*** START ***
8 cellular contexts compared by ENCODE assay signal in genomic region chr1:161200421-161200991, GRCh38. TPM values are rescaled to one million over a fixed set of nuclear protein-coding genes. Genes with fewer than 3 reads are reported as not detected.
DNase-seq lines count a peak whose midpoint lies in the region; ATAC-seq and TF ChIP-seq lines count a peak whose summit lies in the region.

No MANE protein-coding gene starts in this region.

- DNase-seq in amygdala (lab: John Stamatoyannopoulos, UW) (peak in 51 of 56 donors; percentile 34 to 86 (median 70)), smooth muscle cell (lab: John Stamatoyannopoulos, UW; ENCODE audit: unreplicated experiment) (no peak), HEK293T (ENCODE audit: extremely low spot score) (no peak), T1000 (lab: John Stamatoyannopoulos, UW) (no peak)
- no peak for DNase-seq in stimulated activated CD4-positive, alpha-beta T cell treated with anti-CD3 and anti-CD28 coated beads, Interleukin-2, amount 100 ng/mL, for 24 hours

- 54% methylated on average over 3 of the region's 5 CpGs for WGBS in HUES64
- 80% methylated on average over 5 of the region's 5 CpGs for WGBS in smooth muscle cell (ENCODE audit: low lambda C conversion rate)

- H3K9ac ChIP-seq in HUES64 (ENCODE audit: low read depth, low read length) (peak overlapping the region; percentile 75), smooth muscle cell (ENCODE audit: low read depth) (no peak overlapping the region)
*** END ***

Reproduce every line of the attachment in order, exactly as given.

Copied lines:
8 cellular contexts compared by ENCODE assay signal in genomic region chr1:161200421-161200991, GRCh38. TPM values are rescaled to one million over a fixed set of nuclear protein-coding genes. Genes with fewer than 3 reads are reported as not detected.
DNase-seq lines count a peak whose midpoint lies in the region; ATAC-seq and TF ChIP-seq lines count a peak whose summit lies in the region.

No MANE protein-coding gene starts in this region.

- DNase-seq in amygdala (lab: John Stamatoyannopoulos, UW) (peak in 51 of 56 donors; percentile 34 to 86 (median 70)), smooth muscle cell (lab: John Stamatoyannopoulos, UW; ENCODE audit: unreplicated experiment) (no peak), HEK293T (ENCODE audit: extremely low spot score) (no peak), T1000 (lab: John Stamatoyannopoulos, UW) (no peak)
- no peak for DNase-seq in stimulated activated CD4-positive, alpha-beta T cell treated with anti-CD3 and anti-CD28 coated beads, Interleukin-2, amount 100 ng/mL, for 24 hours

- 54% methylated on average over 3 of the region's 5 CpGs for WGBS in HUES64
- 80% methylated on average over 5 of the region's 5 CpGs for WGBS in smooth muscle cell (ENCODE audit: low lambda C conversion rate)

- H3K9ac ChIP-seq in HUES64 (ENCODE audit: low read depth, low read length) (peak overlapping the region; percentile 75), smooth muscle cell (ENCODE audit: low read depth) (no peak overlapping the region)